Mythology Reading Groups, Day 4
Lesson 9 of 16
Objective: SWBAT demonstrate understanding of a myth by applying comprehension strategies and identify the common characteristics in a myth by citing specific details. Students explain how a story’s plot unfolds and how the characters respond.
Read Aloud: Pandora
Today we spend time at the beginning of class reading the myth of Pandora in D’Aularies’ Book of Greek Myths (Doubleday Dell Publishing Group Inc., 1962) on pages 74-77. It contains some facets of mythology that the students are struggling with.
For the most part, they comprehend the plot of the stories they are reading and are keeping track of the many characters that inhabit myths – gods, goddesses, humans, and creatures (both real and imagined). The difficulty is extending that understanding and capturing the deeper aspects of myths like the explanation of natural events and basic aspects of creation and existence. Reading the story of Pandora gives us the opportunity to practice comprehension skills as we find evidence of how misery and evil appeared in the world. The students explore the idea of living in world without such things as lies, envy and gossip. This version also contains a flood story that many of the students are unfamiliar with so that too generates a great deal of discussion.
According to our reading plan, this is a day for small groups to meet and discuss the second myth on their list. In order to take part, students must come to class having read the myth, answered a set of comprehension questions and with a chart that notes evidence of the common characteristics of myths. An answer key for the comprehension questions appears here, sample of student work for the questions for the Perseus myth appear here, and for the Trojan War myth appear here. In addition, a sample of a Common Characteristics of Myths worksheet appears here. Some thoughts on the student progress appears here:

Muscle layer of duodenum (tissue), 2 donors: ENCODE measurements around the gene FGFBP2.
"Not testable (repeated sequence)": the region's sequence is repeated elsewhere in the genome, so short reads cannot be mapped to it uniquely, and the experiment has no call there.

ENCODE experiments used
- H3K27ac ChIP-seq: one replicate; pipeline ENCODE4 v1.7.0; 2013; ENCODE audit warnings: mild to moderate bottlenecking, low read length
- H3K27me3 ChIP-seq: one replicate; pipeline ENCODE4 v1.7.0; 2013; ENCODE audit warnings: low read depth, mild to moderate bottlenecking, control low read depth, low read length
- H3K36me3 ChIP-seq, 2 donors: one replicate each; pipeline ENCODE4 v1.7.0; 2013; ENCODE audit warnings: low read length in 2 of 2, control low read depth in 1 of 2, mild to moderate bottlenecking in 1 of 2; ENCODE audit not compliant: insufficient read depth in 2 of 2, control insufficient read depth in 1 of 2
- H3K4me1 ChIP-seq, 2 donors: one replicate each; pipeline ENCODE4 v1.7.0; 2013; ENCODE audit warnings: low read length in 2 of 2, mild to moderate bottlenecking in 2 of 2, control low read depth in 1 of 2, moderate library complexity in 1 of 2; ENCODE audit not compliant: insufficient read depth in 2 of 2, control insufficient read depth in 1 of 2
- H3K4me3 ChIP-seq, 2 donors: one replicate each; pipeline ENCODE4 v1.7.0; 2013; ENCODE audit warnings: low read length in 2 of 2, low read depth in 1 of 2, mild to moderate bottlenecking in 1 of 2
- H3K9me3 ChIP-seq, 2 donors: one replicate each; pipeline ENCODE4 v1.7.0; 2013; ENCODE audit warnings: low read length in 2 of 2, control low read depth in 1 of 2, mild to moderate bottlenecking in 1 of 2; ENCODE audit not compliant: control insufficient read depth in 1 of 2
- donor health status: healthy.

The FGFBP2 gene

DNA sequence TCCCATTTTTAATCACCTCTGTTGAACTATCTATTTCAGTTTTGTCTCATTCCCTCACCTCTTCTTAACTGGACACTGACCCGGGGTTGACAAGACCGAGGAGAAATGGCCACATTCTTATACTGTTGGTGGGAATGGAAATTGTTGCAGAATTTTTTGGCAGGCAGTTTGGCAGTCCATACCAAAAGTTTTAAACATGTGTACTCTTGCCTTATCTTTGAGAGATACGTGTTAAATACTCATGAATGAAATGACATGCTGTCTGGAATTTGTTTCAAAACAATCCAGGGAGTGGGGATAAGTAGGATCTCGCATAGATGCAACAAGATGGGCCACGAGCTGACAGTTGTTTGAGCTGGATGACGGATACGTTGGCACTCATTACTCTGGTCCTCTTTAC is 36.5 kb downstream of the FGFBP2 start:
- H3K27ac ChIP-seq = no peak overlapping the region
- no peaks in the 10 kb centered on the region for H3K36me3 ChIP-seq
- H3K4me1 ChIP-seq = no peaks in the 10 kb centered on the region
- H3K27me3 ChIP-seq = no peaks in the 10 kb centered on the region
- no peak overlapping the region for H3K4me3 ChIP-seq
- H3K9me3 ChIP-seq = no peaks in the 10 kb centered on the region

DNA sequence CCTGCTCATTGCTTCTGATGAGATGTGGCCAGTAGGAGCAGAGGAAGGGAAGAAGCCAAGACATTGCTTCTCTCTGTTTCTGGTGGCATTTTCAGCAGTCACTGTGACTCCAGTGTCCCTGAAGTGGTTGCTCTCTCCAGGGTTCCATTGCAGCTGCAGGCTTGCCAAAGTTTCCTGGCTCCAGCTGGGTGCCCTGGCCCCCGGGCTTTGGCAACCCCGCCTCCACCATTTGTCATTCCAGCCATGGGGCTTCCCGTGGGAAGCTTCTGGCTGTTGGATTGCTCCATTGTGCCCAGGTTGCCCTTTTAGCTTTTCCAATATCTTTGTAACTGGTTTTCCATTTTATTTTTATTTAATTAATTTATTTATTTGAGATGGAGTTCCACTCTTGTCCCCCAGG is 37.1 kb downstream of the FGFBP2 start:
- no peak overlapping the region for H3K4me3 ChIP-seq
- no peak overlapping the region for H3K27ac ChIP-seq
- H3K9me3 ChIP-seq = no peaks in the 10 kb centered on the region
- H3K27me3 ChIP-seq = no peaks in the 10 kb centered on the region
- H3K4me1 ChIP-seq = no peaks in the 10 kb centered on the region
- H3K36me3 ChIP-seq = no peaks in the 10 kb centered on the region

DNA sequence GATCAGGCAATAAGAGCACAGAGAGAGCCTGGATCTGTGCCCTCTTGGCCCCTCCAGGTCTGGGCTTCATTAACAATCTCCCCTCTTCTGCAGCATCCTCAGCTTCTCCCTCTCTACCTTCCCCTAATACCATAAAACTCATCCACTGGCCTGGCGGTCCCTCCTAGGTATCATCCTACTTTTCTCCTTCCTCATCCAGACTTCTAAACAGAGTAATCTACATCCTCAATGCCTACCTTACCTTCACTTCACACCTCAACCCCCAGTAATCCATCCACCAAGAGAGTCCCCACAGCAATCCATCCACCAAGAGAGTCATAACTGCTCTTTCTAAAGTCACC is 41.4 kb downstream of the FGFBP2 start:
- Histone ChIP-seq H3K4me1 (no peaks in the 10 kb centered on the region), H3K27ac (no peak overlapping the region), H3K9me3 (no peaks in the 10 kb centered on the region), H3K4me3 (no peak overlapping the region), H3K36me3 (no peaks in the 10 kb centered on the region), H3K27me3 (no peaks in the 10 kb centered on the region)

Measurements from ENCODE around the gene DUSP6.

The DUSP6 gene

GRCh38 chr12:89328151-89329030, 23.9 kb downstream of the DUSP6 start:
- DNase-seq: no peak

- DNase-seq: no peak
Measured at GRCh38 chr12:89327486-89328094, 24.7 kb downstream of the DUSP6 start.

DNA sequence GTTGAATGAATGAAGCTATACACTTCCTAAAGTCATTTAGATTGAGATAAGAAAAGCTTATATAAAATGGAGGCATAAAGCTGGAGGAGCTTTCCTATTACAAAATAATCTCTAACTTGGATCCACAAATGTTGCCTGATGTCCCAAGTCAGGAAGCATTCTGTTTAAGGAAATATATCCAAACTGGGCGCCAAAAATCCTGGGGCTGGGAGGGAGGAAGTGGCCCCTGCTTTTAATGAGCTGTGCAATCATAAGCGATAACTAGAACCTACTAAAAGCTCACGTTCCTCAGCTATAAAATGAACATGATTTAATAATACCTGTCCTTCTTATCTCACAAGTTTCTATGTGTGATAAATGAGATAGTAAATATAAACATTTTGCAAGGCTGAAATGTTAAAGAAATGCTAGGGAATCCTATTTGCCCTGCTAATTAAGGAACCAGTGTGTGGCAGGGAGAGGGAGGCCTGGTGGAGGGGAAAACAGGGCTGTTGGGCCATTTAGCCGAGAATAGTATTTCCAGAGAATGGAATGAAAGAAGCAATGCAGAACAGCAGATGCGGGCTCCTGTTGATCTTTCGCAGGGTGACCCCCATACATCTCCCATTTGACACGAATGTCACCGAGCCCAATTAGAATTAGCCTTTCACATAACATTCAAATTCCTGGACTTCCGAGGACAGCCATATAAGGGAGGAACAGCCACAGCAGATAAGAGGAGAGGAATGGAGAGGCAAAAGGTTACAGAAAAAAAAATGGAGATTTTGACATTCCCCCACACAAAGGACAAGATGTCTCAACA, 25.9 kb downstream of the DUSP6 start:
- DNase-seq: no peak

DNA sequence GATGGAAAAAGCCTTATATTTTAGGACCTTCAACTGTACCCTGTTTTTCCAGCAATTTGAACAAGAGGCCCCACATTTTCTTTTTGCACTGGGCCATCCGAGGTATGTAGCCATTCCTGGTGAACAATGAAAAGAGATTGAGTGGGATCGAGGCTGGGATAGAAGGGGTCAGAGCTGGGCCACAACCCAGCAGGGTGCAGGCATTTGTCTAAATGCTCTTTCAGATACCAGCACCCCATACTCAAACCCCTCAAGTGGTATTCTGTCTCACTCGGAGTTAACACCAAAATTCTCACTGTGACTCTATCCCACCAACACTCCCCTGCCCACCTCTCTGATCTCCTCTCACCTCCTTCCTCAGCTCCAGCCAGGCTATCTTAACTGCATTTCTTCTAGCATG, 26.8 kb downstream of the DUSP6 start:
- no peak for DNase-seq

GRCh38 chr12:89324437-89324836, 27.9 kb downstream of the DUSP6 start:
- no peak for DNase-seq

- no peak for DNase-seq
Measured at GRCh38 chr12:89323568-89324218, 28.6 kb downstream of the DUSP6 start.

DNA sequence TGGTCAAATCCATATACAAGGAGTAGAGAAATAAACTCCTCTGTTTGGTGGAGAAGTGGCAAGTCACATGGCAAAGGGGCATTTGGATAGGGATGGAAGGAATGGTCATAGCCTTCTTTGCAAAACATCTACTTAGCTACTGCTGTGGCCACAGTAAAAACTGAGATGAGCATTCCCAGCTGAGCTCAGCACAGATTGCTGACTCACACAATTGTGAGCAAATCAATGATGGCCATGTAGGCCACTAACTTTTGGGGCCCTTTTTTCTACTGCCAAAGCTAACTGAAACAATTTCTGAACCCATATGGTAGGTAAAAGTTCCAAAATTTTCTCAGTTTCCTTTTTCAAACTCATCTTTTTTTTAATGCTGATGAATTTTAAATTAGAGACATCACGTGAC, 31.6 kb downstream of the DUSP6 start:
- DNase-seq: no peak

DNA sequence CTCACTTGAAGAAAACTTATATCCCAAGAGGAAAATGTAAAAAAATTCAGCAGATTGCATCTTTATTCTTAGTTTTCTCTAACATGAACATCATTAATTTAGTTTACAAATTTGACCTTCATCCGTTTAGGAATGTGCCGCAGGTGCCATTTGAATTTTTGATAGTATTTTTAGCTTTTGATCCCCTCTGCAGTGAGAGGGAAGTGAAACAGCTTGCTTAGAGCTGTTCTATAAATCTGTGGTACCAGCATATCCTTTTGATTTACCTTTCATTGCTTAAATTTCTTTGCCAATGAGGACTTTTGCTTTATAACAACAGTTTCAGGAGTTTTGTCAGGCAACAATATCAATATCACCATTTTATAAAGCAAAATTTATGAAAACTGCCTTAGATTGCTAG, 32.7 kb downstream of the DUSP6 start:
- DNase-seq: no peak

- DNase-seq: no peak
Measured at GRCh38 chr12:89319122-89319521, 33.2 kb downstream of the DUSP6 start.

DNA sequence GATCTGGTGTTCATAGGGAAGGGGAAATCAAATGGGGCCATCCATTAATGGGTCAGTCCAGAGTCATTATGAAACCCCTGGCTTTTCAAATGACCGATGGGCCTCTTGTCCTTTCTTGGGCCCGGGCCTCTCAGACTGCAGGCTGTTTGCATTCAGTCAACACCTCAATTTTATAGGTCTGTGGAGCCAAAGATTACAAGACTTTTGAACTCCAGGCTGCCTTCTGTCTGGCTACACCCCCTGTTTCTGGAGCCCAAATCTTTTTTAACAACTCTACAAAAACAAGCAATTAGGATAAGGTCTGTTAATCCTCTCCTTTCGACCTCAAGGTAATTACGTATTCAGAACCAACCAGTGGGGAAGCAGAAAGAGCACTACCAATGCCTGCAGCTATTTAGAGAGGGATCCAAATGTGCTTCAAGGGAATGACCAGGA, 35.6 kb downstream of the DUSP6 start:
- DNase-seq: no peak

Working in small groups gives the students a chance to review what they read with others by explaining their findings, asking questions, and talking out any differences that arise. In putting the groups together, I consider ability, personality and behavior. So far, it is working out so that everyone stays on task and is supportive of one another. Partly this occurs because of what happens next…
Every group is excited to work on projects that demonstrate understanding of the myths. Some graphic organizers appear here. The students enjoy having a choice and the opportunity to show some creativity. In addition, they get to work on teamwork skills, which is not always easy. Negotiating a project, choosing materials, and assigning jobs is just part of the process. Being a productive participant and actually getting your work done on time are two challenges that some students struggle with, fortunately there are always those who are ready and willing to be managers! Most groups have four students and sometimes they ask to work in partners. I usually approve these requests as long as everyone agrees. A few examples of projects include a photo of students making a film, a sequencing chart for Chariot of the Sun Gods, and one for the character traits of Orpheus.